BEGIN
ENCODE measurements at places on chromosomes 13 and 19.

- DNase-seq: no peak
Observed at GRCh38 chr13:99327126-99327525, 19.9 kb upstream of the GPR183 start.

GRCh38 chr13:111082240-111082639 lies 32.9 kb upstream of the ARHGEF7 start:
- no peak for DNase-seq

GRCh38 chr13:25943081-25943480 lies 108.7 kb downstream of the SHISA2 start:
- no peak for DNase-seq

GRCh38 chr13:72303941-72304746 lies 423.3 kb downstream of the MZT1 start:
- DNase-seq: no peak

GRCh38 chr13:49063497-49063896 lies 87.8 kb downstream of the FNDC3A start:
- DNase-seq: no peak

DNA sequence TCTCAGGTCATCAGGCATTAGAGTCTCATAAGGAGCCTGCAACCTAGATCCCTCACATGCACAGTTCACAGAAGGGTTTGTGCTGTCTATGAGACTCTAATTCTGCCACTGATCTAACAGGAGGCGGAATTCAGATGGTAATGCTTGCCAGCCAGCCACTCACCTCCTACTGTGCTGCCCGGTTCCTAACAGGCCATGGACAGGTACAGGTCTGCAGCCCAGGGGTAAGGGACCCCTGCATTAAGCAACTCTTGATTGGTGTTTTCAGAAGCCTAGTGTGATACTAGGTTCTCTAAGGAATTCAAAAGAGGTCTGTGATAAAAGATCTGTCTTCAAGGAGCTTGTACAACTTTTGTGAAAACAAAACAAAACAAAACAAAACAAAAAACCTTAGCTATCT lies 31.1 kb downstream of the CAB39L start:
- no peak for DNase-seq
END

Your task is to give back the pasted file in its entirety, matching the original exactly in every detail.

ENCODE measurements at places on chromosomes 13 and 19.

- DNase-seq: no peak
Observed at GRCh38 chr13:99327126-99327525, 19.9 kb upstream of the GPR183 start.

GRCh38 chr13:111082240-111082639 lies 32.9 kb upstream of the ARHGEF7 start:
- no peak for DNase-seq

GRCh38 chr13:25943081-25943480 lies 108.7 kb downstream of the SHISA2 start:
- no peak for DNase-seq

GRCh38 chr13:72303941-72304746 lies 423.3 kb downstream of the MZT1 start:
- DNase-seq: no peak

GRCh38 chr13:49063497-49063896 lies 87.8 kb downstream of the FNDC3A start:
- DNase-seq: no peak

DNA sequence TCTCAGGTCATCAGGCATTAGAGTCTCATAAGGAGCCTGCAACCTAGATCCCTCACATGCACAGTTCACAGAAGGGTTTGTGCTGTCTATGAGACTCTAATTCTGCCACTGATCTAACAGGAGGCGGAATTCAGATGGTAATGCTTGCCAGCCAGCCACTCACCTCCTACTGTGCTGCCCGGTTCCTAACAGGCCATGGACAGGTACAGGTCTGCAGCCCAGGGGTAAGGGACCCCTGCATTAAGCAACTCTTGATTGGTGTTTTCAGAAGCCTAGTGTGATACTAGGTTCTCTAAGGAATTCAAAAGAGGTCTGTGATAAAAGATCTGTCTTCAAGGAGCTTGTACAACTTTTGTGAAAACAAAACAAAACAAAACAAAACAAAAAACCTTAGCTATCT lies 31.1 kb downstream of the CAB39L start:
- no peak for DNase-seq